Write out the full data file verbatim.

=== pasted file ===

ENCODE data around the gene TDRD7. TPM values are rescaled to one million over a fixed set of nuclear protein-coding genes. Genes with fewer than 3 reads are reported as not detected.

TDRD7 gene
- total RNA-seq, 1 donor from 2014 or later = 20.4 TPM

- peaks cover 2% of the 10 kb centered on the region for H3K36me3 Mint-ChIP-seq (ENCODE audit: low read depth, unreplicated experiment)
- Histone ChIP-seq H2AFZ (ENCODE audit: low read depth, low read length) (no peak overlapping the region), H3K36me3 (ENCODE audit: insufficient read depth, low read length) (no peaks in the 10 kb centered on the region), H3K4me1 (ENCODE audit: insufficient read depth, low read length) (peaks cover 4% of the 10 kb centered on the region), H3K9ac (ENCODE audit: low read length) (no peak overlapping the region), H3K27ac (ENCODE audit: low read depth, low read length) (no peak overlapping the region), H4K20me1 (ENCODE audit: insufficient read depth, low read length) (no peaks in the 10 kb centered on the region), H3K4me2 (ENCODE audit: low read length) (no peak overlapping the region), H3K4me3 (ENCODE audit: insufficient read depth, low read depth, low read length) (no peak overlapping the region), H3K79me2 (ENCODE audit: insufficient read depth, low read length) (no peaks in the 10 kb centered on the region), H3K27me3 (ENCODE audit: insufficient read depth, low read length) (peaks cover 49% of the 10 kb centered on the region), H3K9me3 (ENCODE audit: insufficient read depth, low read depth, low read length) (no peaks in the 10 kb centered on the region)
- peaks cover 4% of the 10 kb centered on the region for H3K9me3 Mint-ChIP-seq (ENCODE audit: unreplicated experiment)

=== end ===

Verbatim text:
ENCODE data around the gene TDRD7. TPM values are rescaled to one million over a fixed set of nuclear protein-coding genes. Genes with fewer than 3 reads are reported as not detected.

TDRD7 gene
- total RNA-seq, 1 donor from 2014 or later = 20.4 TPM

- peaks cover 2% of the 10 kb centered on the region for H3K36me3 Mint-ChIP-seq (ENCODE audit: low read depth, unreplicated experiment)
- Histone ChIP-seq H2AFZ (ENCODE audit: low read depth, low read length) (no peak overlapping the region), H3K36me3 (ENCODE audit: insufficient read depth, low read length) (no peaks in the 10 kb centered on the region), H3K4me1 (ENCODE audit: insufficient read depth, low read length) (peaks cover 4% of the 10 kb centered on the region), H3K9ac (ENCODE audit: low read length) (no peak overlapping the region), H3K27ac (ENCODE audit: low read depth, low read length) (no peak overlapping the region), H4K20me1 (ENCODE audit: insufficient read depth, low read length) (no peaks in the 10 kb centered on the region), H3K4me2 (ENCODE audit: low read length) (no peak overlapping the region), H3K4me3 (ENCODE audit: insufficient read depth, low read depth, low read length) (no peak overlapping the region), H3K79me2 (ENCODE audit: insufficient read depth, low read length) (no peaks in the 10 kb centered on the region), H3K27me3 (ENCODE audit: insufficient read depth, low read length) (peaks cover 49% of the 10 kb centered on the region), H3K9me3 (ENCODE audit: insufficient read depth, low read depth, low read length) (no peaks in the 10 kb centered on the region)
- peaks cover 4% of the 10 kb centered on the region for H3K9me3 Mint-ChIP-seq (ENCODE audit: unreplicated experiment)